by Lenie Lectura – November 19, 2015
from Business Mirror
OWER earnings from its power-generation business and lower equity share in the earnings of associates dragged down SPC Power Corp.’s net income for the first nine months of the year by 10.3 percent to P1.14 billion, from P1.27 billion in the same period a year ago.
SPC reported that income contribution of the power-generation business dropped by 31.6 percent to P256.9 million from P375.3 million due mainly to the expiration of the operation and maintenance service contacts (OMSCs) for the 153.1-megawatt (MW) Naga power plant and the 650-MW Malaya thermal power plant that took effect on September 24 and October 25 last year, respectively.
Total equity share in the earnings of its associates also decreased by 2.7 percent to P843 .7 million on account of unrealized foreign-exchange losses from the revaluation of remaining dollar-denominated obligations.
Revenues also decreased to P2 billion from January to September this year. The company, however, said the revenue decline stood at only 2.2 percent as revenue lost from the termination of the OMSCs was partially offset by higher sales through ancillary services, bilateral contracts and the spot market, including higher pass-through fuel cost of energy sold.
The company’s expenses also increased by 2.2 percent to P136.6 million, mainly on account of higher expenses for taxes, business development and amortization.
Over a year after the Power Sector Assets and Liabilities Management Corp. (PSALM) turned over the Naga power facility, the Supreme Court (SC) nullified the award of the Naga Power Plant Complex to SPC. “To date, the company has not received a copy of the Supreme Court decision. However, on the assumption that the decision is what has been reported, the company intends to file a motion for reconsideration thereof,” SPC said. If the SC decision would not be reversed, SPC said this would derail its planned construction of a 300-MW coal plant in Cebu.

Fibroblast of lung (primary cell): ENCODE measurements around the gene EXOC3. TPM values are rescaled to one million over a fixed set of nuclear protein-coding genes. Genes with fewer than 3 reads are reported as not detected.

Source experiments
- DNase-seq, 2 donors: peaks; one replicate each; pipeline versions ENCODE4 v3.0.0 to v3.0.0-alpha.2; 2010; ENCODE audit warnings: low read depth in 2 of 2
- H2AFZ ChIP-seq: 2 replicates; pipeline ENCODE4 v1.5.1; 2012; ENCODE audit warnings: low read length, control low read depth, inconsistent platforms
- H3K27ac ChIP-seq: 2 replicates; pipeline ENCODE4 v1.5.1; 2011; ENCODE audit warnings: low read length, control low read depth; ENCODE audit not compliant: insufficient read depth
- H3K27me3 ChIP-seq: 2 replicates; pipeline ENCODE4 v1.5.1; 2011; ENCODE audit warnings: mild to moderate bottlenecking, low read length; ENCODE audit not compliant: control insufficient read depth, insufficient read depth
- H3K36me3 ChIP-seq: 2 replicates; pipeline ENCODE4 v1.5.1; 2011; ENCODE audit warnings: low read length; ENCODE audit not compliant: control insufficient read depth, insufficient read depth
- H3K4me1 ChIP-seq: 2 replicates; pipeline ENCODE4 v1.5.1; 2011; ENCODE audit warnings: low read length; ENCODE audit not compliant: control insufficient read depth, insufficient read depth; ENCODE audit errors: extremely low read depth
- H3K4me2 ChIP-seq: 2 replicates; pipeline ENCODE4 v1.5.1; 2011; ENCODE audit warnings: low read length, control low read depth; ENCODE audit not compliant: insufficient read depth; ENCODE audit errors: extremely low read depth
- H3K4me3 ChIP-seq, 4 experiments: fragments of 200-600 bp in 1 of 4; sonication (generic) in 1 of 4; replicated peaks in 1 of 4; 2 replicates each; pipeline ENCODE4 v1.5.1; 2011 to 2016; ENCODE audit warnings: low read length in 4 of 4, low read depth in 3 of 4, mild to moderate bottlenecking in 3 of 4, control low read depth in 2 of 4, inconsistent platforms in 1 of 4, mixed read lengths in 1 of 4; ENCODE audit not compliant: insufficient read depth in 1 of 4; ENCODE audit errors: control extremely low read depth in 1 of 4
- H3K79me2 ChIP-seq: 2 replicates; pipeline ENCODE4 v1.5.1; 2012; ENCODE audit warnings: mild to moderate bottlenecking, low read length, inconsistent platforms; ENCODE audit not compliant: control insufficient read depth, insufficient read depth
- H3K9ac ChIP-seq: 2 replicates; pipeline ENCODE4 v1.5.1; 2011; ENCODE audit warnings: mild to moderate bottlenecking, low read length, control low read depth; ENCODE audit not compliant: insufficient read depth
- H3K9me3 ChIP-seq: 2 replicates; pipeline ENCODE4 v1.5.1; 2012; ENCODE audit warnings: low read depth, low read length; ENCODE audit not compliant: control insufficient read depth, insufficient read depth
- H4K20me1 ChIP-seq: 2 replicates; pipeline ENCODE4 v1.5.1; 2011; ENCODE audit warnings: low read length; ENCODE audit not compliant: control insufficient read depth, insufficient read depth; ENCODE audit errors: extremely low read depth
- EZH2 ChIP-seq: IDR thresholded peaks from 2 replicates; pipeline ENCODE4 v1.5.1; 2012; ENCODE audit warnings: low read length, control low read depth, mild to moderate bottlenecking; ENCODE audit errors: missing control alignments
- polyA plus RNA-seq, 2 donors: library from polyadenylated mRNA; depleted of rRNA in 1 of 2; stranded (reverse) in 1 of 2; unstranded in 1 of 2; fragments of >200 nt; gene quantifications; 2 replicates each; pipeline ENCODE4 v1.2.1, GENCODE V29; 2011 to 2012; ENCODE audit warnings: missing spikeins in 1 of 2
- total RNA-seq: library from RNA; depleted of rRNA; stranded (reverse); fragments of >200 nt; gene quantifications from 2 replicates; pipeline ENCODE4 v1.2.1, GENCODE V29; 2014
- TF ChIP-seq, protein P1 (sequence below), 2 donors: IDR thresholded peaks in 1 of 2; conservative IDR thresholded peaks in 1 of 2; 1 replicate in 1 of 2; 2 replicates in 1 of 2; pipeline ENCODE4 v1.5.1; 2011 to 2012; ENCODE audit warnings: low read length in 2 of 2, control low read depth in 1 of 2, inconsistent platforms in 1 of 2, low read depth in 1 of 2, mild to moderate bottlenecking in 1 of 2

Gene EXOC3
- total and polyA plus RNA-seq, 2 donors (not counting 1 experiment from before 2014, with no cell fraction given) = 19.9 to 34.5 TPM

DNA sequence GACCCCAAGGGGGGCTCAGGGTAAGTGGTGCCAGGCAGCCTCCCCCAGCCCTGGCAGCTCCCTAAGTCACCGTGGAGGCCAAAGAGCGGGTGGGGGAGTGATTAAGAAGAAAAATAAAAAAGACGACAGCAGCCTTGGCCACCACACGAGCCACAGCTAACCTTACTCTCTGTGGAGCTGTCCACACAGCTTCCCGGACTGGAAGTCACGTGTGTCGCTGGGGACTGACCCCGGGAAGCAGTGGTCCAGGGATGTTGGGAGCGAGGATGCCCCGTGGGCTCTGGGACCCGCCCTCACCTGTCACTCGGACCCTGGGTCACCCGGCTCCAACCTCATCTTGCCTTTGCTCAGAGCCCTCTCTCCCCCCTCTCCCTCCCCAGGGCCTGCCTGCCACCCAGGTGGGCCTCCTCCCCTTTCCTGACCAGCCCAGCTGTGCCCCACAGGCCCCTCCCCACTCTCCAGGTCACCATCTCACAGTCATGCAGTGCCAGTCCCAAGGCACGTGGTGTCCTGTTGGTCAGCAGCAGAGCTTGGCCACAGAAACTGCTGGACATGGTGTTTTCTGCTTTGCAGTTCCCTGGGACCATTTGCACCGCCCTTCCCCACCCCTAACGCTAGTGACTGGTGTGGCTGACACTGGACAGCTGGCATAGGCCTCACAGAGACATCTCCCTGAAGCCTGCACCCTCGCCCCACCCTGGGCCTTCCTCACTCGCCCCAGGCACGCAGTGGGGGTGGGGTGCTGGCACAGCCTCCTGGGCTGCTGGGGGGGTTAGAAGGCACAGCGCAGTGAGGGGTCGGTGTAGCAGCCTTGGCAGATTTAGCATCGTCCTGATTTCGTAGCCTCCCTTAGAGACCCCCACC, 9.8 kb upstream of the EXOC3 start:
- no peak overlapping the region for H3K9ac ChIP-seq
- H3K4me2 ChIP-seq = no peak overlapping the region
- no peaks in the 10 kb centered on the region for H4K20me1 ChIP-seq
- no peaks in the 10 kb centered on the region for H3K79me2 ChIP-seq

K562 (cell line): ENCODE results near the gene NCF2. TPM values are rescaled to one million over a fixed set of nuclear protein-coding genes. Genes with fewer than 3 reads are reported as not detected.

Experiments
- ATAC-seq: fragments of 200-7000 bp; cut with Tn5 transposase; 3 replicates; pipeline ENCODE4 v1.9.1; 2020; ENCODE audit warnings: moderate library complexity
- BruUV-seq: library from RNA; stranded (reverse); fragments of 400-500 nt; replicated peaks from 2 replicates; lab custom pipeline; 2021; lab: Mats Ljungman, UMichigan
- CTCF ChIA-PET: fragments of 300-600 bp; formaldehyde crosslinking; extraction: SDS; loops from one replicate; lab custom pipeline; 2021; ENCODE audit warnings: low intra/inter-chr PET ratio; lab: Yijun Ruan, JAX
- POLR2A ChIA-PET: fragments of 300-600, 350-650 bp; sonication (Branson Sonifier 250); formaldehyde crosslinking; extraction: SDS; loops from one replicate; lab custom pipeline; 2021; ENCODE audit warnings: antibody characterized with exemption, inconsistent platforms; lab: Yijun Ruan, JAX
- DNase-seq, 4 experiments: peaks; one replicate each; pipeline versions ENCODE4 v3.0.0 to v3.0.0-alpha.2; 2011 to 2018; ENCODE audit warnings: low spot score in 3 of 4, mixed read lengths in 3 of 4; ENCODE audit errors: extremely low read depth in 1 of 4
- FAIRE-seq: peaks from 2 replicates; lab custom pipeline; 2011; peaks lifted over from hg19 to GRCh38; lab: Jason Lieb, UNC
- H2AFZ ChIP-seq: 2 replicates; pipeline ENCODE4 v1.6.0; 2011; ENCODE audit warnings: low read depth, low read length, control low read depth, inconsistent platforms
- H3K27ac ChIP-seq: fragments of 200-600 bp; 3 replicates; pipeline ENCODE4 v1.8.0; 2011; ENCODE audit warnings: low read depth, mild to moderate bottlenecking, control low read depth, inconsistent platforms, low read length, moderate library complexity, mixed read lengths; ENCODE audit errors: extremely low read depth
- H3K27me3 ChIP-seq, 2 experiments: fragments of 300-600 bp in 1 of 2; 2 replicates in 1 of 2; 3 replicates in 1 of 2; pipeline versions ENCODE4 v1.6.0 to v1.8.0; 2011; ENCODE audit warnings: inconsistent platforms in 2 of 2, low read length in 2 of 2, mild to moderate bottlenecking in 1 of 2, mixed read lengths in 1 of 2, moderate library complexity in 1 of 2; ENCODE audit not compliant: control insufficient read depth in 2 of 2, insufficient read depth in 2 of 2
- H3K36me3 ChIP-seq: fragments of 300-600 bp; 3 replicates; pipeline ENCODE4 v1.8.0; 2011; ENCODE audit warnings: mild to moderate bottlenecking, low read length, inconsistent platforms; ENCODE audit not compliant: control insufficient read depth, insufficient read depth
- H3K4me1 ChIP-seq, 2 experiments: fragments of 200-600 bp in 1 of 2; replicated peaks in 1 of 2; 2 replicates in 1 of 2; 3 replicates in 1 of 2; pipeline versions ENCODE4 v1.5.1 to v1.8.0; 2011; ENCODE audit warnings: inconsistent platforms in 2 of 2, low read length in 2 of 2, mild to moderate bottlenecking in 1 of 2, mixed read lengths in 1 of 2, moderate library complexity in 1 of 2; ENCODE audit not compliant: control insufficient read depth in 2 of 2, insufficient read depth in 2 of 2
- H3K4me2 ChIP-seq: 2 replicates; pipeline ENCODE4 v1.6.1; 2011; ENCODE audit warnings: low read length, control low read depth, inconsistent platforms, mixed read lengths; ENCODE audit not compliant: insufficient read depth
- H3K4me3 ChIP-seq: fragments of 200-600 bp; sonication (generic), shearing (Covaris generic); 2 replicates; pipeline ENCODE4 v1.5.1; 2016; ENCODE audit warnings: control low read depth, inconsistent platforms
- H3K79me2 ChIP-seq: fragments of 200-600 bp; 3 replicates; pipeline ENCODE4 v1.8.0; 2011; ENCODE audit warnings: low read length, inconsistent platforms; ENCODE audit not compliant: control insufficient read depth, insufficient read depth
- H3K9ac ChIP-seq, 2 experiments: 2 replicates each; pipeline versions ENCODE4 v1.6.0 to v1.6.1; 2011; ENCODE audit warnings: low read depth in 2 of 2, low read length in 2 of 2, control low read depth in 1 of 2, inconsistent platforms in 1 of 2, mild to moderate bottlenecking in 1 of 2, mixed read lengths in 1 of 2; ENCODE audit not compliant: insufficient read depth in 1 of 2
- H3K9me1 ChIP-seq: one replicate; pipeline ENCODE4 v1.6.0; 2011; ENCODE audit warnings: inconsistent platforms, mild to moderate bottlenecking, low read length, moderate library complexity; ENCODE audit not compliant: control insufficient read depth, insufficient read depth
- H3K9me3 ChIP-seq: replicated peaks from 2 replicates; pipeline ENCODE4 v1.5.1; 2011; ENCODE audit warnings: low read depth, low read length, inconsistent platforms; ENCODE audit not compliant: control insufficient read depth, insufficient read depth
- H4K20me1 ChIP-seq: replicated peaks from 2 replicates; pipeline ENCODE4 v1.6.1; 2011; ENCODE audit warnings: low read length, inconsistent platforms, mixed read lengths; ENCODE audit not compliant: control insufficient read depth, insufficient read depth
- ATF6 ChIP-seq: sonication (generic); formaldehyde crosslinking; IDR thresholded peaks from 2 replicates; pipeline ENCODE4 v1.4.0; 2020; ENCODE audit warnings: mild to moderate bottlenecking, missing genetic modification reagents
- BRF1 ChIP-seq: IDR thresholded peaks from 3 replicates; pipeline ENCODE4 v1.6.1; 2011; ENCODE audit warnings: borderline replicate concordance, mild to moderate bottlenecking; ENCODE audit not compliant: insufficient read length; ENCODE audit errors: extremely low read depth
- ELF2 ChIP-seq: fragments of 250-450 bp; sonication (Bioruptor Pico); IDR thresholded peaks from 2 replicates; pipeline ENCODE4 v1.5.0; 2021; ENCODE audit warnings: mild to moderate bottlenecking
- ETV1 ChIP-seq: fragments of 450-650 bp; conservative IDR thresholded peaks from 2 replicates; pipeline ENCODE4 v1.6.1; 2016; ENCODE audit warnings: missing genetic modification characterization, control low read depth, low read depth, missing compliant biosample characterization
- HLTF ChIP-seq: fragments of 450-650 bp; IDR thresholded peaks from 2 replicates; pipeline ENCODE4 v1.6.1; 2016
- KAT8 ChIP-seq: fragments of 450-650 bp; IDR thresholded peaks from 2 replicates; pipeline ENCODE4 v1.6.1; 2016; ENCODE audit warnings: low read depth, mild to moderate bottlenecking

“Considering the investments that we already poured in after the award and turnover of the asset, if at all, a change in rules should only be prospective and not retroactive. Business cannot develop properly if the rules change in the middle of the game,” said Alfredo Ballesteros, SPC senior vice president. “The decision, if not reconsidered, will surely set back the construction and introduction of additional new 300-MW capacity in the Visayas grid which has already thin reserves.”
For the Malaya plant, PSALM awarded the new contract to another bidder who submitted a higher bid than SPC.